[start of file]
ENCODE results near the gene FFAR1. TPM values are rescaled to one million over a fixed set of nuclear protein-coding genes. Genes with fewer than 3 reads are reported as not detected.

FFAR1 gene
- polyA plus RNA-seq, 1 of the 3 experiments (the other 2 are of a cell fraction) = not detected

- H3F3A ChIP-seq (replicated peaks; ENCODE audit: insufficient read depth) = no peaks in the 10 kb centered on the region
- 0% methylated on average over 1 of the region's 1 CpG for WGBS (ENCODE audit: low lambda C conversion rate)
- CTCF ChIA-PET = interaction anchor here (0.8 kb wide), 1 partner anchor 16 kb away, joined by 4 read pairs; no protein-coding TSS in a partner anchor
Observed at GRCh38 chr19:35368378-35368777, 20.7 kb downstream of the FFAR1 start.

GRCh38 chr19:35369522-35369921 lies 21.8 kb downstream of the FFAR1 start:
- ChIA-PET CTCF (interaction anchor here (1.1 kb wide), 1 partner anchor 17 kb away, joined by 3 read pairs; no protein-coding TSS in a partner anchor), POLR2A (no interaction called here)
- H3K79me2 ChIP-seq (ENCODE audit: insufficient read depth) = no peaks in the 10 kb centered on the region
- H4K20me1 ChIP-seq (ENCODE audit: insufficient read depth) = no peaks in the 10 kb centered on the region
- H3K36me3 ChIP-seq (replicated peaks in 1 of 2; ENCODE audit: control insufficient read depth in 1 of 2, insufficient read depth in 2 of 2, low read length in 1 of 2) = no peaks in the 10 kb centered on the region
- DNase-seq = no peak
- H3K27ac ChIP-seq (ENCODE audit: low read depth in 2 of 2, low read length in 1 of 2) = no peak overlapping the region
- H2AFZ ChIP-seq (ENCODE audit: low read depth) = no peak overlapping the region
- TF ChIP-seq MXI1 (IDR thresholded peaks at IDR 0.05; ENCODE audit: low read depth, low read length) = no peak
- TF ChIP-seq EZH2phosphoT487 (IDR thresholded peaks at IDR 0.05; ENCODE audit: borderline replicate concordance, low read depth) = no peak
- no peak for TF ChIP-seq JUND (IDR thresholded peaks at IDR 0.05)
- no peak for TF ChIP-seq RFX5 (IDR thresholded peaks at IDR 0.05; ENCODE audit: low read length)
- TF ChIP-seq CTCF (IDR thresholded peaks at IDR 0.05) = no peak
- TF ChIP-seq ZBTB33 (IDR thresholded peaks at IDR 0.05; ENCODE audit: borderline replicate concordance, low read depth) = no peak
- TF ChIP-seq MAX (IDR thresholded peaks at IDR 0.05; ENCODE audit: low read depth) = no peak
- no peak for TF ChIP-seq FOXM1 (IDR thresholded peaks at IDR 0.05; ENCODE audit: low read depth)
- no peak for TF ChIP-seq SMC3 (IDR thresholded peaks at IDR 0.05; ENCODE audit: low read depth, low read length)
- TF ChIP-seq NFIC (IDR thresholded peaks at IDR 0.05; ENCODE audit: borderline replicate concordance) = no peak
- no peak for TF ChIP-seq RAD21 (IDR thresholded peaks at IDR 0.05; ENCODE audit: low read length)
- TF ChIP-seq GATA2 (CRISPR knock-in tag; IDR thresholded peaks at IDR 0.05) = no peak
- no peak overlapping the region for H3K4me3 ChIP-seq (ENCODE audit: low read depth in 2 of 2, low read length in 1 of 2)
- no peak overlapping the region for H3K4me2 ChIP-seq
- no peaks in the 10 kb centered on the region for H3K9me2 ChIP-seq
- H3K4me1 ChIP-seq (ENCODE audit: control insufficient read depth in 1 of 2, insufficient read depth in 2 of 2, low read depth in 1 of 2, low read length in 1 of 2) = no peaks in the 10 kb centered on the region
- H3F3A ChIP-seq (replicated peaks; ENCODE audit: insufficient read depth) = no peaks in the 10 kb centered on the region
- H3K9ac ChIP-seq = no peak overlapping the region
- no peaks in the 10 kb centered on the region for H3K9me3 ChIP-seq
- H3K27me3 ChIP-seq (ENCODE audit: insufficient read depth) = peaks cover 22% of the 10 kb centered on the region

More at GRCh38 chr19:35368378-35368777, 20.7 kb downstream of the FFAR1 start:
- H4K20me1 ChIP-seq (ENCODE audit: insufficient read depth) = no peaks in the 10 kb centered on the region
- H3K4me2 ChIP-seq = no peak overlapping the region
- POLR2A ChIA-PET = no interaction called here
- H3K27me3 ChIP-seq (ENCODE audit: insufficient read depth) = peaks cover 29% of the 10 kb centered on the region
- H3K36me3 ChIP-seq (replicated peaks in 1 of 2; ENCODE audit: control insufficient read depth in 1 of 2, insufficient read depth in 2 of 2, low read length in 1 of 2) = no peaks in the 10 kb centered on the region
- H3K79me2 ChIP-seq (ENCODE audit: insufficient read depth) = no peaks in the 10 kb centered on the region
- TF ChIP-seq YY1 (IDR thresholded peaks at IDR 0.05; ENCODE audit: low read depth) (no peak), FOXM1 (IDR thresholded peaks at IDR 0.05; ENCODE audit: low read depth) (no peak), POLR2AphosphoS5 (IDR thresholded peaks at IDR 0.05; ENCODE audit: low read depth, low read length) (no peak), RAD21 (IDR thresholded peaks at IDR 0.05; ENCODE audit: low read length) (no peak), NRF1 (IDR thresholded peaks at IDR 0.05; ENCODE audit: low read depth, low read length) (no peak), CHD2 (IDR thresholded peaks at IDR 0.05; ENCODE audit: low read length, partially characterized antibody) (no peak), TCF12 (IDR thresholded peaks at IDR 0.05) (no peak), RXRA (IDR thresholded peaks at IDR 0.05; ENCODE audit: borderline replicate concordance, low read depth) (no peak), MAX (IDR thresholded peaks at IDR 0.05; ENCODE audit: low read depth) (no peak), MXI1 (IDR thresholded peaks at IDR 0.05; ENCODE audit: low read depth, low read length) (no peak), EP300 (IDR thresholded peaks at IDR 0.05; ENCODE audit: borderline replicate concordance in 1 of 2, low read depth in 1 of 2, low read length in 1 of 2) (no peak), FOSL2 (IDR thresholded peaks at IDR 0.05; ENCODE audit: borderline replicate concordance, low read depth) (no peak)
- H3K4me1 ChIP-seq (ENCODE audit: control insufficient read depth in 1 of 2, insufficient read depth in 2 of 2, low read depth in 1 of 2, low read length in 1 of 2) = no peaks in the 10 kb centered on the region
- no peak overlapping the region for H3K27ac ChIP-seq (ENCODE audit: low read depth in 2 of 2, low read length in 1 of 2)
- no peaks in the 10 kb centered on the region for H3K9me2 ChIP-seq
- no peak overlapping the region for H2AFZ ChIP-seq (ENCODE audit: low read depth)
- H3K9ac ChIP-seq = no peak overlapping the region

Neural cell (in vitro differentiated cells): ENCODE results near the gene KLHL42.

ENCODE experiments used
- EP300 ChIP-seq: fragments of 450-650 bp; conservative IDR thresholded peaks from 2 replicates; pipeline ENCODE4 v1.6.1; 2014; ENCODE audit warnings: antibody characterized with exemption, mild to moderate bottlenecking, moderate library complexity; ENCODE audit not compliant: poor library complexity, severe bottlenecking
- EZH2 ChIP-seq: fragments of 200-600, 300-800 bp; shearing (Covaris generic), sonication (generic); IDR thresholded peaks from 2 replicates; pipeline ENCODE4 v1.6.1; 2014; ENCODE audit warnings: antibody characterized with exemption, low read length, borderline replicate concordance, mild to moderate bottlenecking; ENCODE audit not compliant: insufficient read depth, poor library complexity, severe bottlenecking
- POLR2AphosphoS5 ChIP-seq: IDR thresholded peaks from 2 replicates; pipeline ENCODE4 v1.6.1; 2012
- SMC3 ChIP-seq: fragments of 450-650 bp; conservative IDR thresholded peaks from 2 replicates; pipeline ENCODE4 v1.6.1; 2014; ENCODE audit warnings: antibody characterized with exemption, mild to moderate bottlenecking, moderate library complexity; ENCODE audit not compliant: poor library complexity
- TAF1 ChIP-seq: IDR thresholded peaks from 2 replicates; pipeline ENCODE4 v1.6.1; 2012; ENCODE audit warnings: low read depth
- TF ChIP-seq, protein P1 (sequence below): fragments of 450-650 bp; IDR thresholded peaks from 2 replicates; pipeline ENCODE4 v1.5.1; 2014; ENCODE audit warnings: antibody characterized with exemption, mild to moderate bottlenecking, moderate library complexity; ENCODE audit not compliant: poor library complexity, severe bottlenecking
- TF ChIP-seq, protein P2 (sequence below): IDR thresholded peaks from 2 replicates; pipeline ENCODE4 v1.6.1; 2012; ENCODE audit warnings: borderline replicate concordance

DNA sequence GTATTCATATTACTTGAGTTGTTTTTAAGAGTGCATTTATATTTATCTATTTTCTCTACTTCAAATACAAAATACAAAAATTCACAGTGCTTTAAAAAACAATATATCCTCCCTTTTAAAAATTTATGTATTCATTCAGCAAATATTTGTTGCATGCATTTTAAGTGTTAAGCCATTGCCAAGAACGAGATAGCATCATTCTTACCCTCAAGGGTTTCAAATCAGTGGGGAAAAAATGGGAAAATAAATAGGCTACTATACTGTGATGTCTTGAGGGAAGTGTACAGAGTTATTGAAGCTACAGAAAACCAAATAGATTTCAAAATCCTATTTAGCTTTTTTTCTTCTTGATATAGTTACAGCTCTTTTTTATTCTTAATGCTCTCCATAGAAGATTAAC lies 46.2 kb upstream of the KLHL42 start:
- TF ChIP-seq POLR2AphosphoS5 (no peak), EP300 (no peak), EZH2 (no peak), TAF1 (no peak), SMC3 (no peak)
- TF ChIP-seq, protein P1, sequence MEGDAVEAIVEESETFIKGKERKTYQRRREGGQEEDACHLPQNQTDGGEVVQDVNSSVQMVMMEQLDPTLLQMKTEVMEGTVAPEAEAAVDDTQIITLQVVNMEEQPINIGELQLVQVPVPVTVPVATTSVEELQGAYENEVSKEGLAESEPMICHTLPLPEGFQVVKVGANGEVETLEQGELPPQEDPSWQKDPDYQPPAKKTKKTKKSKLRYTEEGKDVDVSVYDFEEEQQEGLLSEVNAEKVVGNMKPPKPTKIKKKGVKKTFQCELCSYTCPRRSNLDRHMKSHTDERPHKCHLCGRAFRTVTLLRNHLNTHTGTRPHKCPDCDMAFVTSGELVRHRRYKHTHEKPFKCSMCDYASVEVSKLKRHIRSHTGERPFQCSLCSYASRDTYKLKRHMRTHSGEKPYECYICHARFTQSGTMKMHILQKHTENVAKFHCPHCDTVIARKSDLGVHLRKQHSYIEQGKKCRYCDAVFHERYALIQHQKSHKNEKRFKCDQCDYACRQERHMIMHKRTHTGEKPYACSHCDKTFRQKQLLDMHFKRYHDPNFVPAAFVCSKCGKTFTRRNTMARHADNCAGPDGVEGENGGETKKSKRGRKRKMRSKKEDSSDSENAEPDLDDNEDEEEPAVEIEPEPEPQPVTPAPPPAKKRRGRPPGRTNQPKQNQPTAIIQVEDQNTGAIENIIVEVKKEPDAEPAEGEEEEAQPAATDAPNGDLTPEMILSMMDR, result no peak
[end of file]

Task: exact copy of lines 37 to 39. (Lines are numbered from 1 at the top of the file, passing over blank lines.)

- H4K20me1 ChIP-seq (ENCODE audit: insufficient read depth) = no peaks in the 10 kb centered on the region
- H3K4me2 ChIP-seq = no peak overlapping the region
- POLR2A ChIA-PET = no interaction called here